any special techniques other than what is needed to solve linear equations.

Example 7.2. Solve for x in each of the following.

Now, consider the following set of exercises.

Exercise 7.4. Solve for x is each of the following.

7.2. Solving Second Degree Equations
We now turn to the problem of solving equations of the form:
ax2+ bx + c = 0.  (4)

There are two standard methods of solving this kind of equation:
(1) by factoring the left-hand side and (2) by applying the Binomial
Formula.

• Factoring Methods
We have already studied techniques of factoring polynomials of degree
two; therefore, it is not necessary to look at a large number of
examples. If necessary, review factoring.
The method of factoring can certainly be applied to any polynomial
to factoring, a major tool used in solving equations is the Zero-
Product Principle.

Zero-Product Principle
ab = 0 => a = 0 or b = 0  (5)

This principle states the obvious property of the real number system:
The only way the product of two numbers can be zero is if one of
them is zero.

The following example illustrates standard reasoning and solution

Example 7.3. Solve each of the following.
(a) x2− 5x+6 = 0 (b) x2+ 4x + 4 = 0 (c) 6x2− x − 2 = 0

Now using the same methods as exhibited in the previous example
solve each of the following. Passing is 100%.

Exercise 7.5. (Skill Level 1) Solve for x in each of the following.
(a) x2− 7x+12 = 0 (b) x2+ 3x = 10

Here are a few more quadratic equations.

Exercise 7.6. Solve for x in each of the following.
(a) 12x2− 17x + 6 = 0 (b) 20x2+ 3x = 2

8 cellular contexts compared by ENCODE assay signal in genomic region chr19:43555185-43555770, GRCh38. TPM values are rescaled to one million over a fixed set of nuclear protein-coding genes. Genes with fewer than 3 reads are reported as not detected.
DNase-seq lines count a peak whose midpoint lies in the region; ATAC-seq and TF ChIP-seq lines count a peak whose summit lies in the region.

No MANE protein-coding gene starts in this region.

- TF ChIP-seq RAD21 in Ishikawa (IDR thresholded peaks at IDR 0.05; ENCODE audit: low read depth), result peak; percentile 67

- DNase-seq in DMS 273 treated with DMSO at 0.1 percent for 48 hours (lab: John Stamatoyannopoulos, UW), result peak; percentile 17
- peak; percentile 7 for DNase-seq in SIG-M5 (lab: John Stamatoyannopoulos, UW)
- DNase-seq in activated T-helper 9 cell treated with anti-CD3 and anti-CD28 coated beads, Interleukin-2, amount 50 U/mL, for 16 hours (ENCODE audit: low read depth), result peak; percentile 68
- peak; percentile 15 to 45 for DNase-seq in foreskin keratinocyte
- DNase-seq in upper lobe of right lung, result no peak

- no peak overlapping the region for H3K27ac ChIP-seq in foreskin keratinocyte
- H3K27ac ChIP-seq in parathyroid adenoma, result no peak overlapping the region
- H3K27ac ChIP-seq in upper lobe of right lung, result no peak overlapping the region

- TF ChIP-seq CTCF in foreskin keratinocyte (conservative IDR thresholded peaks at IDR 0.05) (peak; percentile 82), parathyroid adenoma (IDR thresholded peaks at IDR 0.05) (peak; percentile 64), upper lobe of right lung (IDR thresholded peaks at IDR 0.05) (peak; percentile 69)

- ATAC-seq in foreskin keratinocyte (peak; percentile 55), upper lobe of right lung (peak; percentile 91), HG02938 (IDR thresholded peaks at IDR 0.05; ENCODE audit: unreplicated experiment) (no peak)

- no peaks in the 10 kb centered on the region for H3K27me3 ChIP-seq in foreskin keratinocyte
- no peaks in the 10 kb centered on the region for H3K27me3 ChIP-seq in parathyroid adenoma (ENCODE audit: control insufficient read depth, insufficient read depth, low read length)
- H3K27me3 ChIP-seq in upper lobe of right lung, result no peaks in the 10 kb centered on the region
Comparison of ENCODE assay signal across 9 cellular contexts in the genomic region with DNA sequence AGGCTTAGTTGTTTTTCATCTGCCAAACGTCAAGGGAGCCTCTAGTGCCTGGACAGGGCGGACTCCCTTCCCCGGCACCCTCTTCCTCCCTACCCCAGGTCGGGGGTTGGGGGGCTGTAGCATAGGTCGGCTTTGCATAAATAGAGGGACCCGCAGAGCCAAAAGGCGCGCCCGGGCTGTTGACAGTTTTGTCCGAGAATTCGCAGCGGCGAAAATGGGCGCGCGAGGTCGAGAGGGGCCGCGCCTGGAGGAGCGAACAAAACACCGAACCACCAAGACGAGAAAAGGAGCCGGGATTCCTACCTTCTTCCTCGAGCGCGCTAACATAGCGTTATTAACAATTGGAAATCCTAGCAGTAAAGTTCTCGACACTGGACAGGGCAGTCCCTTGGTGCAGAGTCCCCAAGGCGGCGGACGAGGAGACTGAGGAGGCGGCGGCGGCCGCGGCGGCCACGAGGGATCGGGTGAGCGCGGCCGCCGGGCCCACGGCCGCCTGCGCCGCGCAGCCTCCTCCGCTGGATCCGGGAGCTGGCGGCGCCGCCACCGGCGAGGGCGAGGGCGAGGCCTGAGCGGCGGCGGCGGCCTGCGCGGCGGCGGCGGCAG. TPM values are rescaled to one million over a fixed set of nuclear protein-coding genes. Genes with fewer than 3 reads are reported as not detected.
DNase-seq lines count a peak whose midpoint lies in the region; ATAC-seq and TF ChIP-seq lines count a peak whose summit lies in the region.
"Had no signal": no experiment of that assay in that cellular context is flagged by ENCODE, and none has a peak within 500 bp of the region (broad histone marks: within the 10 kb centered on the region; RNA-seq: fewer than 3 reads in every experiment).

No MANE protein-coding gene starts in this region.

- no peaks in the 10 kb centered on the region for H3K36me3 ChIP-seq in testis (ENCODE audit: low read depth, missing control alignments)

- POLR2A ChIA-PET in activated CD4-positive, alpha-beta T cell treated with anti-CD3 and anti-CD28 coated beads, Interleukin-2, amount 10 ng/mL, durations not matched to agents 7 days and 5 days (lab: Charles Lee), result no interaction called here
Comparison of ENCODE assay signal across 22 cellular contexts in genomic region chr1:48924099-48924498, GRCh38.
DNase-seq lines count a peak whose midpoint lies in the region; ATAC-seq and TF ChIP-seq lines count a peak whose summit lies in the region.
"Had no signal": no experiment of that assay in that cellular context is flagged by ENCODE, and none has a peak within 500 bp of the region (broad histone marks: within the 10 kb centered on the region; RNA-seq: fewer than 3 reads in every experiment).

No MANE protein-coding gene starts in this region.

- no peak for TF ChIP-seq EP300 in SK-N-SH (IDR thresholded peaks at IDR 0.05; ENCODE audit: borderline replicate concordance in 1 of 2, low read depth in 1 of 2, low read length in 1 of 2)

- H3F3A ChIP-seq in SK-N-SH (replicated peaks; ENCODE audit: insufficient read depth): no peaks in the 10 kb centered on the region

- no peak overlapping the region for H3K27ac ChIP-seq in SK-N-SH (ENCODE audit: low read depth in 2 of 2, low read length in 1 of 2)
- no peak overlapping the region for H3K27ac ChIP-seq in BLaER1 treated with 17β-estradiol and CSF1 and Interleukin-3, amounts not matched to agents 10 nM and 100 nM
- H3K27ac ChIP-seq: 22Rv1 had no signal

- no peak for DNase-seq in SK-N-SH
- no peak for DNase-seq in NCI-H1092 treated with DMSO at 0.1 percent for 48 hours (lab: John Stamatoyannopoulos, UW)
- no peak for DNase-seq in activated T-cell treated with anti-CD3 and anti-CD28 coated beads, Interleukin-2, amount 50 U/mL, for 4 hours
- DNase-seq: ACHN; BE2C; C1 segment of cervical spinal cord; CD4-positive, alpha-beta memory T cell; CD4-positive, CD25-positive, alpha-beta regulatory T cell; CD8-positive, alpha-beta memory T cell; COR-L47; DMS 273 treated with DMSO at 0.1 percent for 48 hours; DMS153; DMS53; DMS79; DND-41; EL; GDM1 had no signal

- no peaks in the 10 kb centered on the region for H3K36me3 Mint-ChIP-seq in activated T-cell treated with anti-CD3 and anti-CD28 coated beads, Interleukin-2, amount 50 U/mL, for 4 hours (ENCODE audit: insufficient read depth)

Factorization techniques are not limited to second degree equations.
Here are a few higher degree equations that can be factored fairly
easily. Some of the fourth degree equations below can be solved using
the factorization techniques for quadratic polynomials.

Exercise 7.7. Solve for x in each of the following.
(a) x3 − 2x2− 3x = 0 (b) x4 − 16 = 0
(c) x4 − 2x2− 3 = 0 (d) x4 − 5x2+6 = 0

• Completing the Square
In addition to factorization methods, the technique of completing
the square can also be used to solve a quadratic equation. Even
though this technique will be used to solve equation, completion of
the square has certain uses in other kinds of mathematical problems.
If you go on to Calculus, for example, you will see it within the
context of integ ration problem .

Completion of the Square Algorithm. Below are the steps for completing
the square with an abstract and a particular equation that
illustrate the steps.

1. Problem: Solve the quadratic equation for x:
ax2+ bx + c = 0
2x2+ 12x − 3 = 0.

2. Associate the x2 term and the x term:
(ax2+ bx) + c = 0
(2x2+ 12x) − 3 = 0

3. Factor out of the coefficient of the x2term.

2(x2+ 6x) − 3 = 0

4. Take one-half of the coefficient of the x and square it:

 take the coefficient of x . . . 6 and compute one-half this . . . 3 and square it: 9

5. Take this number, and add it inside the parentheses; this addition
must be compensated for by subtracting it from outside the
parentheses:

Care must be made here because we are adding the term inside
the parentheses and subtracting an equal quantity outside
the parentheses. Study the abstract version and the particular